Iran ordered to pay more than £60m to families of victims from plane shot down in 2020

The passenger plane was brought down with the loss of 176 lives

Alisha Rahaman Sarkar
Tuesday 04 January 2022 14:32
<p>People gather for a candlelight vigil to remember the victims of a Ukraine plane crash</p>

People gather for a candlelight vigil to remember the victims of a Ukraine plane crash

A court in Canada has ruled that Iran should pay $84m (£62m) in damages to families of six people with Canadian citizenship or residency who were killed in the downing of a Ukrainian passenger plane by the Iranian military in 2020.

A judge in Ontario earlier ruled that Iran intentionally shot down the Ukraine International Airlines Flight PS752 with two surface-to-air missiles in January 2020 killing 176 people, including dozens of Canadians.

The disaster prompted some families of the victims to sue Iran in Canadian civil court. A total of 55 Canadians and 30 permanent residents of Canada died in the tragedy.

The court had ruled that the downing constituted as an "act of terrorism" which allowed the kin of the victims to bypass Iran's legal immunity and seek compensation for their losses. Iran at that time did not defend the suit and the court earlier declared the Middle Eastern nation to be “in default”.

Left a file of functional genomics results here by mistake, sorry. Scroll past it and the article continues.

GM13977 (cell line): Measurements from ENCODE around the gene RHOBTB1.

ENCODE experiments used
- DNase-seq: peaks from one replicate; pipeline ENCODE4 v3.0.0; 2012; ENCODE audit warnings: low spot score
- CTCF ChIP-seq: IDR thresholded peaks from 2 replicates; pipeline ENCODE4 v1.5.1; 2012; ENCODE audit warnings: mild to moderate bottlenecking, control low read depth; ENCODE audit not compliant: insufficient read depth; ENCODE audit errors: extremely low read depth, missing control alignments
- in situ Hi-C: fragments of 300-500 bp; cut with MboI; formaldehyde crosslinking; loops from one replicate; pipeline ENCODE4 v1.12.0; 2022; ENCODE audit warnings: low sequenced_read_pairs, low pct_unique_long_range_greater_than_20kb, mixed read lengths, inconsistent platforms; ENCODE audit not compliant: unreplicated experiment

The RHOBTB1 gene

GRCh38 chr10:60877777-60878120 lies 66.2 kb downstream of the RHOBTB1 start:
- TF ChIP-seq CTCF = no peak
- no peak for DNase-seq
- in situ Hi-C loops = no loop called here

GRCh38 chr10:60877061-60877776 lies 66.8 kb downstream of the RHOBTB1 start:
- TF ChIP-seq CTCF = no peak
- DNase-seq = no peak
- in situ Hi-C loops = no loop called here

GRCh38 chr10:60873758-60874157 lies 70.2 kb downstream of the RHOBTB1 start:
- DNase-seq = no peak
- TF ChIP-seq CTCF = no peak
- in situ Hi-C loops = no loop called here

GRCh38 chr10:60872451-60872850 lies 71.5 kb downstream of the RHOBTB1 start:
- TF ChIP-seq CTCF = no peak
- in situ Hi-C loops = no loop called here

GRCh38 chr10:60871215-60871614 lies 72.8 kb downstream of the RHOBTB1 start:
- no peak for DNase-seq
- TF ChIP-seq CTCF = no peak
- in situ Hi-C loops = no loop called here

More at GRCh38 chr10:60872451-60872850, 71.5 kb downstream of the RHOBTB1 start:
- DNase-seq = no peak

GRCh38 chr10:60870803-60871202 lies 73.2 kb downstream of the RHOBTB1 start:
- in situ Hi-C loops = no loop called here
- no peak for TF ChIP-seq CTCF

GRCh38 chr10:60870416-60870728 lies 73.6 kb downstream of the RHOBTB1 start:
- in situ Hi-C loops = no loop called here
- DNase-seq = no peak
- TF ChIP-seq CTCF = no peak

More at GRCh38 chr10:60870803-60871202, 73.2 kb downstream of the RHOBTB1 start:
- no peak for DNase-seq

In a ruling made public on Monday, Justice Edward Belobaba awarded seven million Canadian dollars in compensatory damages and 100 million Canadian dollars in punitive damages, along with interest to families that filed the lawsuit in Ontario.

"This court well understands that damage awards are a poor substitute for the lives that were lost," Justice Belobaba said in the ruling, dated 31 December.

Even though it remains unclear how the families would collect the compensation from Iran, local media reported that the families hailed the court's decision as "unprecedented in Canadian law".

The crash took place at a time when Washington and Tehran appeares close to war. Hours prior to the downing, Iran had fired ballistic missiles at American bases in Iraq in retaliation for the US drone strike that assassinated Iranian general Qassem Soleimani.

The flight crashed outside Tehran with 176 onboard, out of which 138 were travelling to Canada through Ukraine. According to reports, several passengers were students returning to university after the winter break.

Canadian prime minister Justin Trudeau had vowed to bring "justice and accountability" for the victims of the plane crash. "We will not rest until there are answers. We will not rest until there is justice and accountability," he had said at a vigil, shortly after the incident.

While Iran initially denied its involvement, the country's paramilitary Revolutionary Guard publicly apologized and blamed an air defence operator who authorities said mistook the Boeing 737-800 for an American cruise missile.

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